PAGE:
Three is currently conducting trials in three locations: Glasgow, Edinburgh and Leeds. It is likely that not all Three base stations has been upgraded to take advantage of HSPA+ technology yet, like where I live just outside North London (more on this later), so do bear that in mind when reading the review.
The Huawei-made Web Cube has been lovingly designed and is both stylish and practical. The case is made of translucent white plastic housing the internal hardware and a couple of blue LEDs on the top (as a signal strength indicator) and glowing inner blue LEDs that doubles as a network status indicator. I am not a fan of blue LEDs, but fortunately the LEDs here aren't too bright to be annoying. The device is heavy enough to be able to store it on a shelf without fear it would fall under the weight of the cable.
While the Web Cube supports and impressive download speed of up to 21.6 Mbit/s, in reality it would be rare for anyone to be able to hit that maximum theoretical speed. Like your home broadband, many factors, such as distance from a cell tower, or how congested the cell tower is, or even the backend support at each base station, will contribute to this loss in speed.
Three MiFi E586. This is about a 3rd of what I normally achieve with my home broadband, so it isn't a bad result. But if achieving the maximum speed is important to you, it is advisable to contact Three UK Support and inquire if your area has received an upgrade. I know of several people who are able to retain a reasonable speed of around 9-11 Mbit/s with Three UK. It is just my luck that I live in an area that has either not been upgraded, or is popular with Three users.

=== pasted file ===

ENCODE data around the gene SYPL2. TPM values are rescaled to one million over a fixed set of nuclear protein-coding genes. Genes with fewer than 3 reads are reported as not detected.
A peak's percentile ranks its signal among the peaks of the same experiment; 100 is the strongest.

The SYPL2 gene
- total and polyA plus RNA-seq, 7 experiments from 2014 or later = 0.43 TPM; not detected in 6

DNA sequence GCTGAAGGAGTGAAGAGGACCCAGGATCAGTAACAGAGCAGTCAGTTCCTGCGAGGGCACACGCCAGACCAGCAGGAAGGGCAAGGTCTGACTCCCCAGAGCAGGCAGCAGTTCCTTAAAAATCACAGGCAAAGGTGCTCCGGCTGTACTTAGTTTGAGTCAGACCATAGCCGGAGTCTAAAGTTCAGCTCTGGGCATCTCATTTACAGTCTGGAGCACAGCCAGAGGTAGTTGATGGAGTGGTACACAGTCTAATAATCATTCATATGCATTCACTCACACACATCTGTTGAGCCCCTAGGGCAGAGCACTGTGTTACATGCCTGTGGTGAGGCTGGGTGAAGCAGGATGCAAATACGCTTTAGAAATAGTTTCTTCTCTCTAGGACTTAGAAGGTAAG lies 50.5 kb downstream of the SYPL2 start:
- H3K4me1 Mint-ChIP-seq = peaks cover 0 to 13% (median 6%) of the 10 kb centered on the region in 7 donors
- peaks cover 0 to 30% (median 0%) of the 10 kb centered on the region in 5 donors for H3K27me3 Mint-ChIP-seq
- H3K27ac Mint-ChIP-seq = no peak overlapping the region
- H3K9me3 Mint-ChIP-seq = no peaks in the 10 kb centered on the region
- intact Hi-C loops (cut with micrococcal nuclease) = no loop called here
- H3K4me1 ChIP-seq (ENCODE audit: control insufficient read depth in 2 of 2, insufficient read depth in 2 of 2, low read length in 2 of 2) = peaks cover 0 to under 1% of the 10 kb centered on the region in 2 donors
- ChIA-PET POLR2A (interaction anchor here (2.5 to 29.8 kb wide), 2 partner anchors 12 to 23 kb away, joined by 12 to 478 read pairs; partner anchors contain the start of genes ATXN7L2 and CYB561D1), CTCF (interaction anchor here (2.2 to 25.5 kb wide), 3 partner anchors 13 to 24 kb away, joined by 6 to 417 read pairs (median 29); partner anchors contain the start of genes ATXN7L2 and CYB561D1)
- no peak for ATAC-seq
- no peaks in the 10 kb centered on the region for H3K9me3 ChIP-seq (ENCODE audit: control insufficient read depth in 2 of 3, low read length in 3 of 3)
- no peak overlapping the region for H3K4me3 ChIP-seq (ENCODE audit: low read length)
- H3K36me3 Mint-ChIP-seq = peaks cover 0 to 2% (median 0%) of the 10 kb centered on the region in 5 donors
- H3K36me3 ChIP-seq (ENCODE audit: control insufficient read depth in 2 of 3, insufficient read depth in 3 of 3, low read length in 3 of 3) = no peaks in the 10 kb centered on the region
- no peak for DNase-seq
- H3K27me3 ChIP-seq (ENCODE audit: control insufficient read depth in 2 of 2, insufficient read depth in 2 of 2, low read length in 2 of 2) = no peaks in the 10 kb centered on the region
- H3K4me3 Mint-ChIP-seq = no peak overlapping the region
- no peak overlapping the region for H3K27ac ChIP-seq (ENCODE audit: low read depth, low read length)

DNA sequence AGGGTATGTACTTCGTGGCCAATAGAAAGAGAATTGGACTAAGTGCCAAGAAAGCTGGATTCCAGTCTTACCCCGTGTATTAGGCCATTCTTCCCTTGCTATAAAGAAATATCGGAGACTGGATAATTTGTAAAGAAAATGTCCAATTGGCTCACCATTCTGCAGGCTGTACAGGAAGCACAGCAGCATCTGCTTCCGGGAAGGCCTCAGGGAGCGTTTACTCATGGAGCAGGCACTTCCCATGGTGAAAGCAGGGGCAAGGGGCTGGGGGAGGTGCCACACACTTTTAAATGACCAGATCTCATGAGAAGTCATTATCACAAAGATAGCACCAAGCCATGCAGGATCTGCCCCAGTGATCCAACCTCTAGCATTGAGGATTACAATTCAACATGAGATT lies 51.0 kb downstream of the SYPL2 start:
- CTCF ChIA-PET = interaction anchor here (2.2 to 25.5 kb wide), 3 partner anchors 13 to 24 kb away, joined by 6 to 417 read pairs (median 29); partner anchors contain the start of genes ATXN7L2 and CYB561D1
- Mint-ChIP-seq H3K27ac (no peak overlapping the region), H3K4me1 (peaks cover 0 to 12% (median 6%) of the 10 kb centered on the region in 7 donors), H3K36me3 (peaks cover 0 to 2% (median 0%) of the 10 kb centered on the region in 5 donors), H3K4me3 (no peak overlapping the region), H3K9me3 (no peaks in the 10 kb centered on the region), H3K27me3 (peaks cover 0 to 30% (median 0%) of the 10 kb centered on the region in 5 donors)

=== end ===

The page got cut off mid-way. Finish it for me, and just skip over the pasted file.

When rolled out nationally, the Web Cube will be available for £15 a month on a rolling contract which gets you 10GB worth of data or £15.99 a month on a 24 month contract, which will net you 15GB of data per month. You can keep tabs on your data usage by navigating to the browser interface (http://3.home). 10GB or 15GB a month might not be enough for serious downloaders but there is a market for university students and anyone who are always on the move (renters) and is probably more than enough for most people. If you are fine with your home broadband but instead need something a bit more portable, may I suggest checking out their flexible Huawei E586 MiFi instead.
The Web Cube to be easy and fast to set up, simple to use and looks great at connecting you to the wider web. But I am struggling to find a target market for the Web Cube beyond the obvious but niche student sector and rental market, at least before the deployment of LTE technology in this country. Still I see a bright future for products like the Web Cube, especially in areas where ISP refuses to invest in, assuming of course OFCOM doesn't screw up any further.
Would the Web Cube be enough to ditch your fixed broadband and the shackles of BT, or will you be waiting for 4G to arrive instead?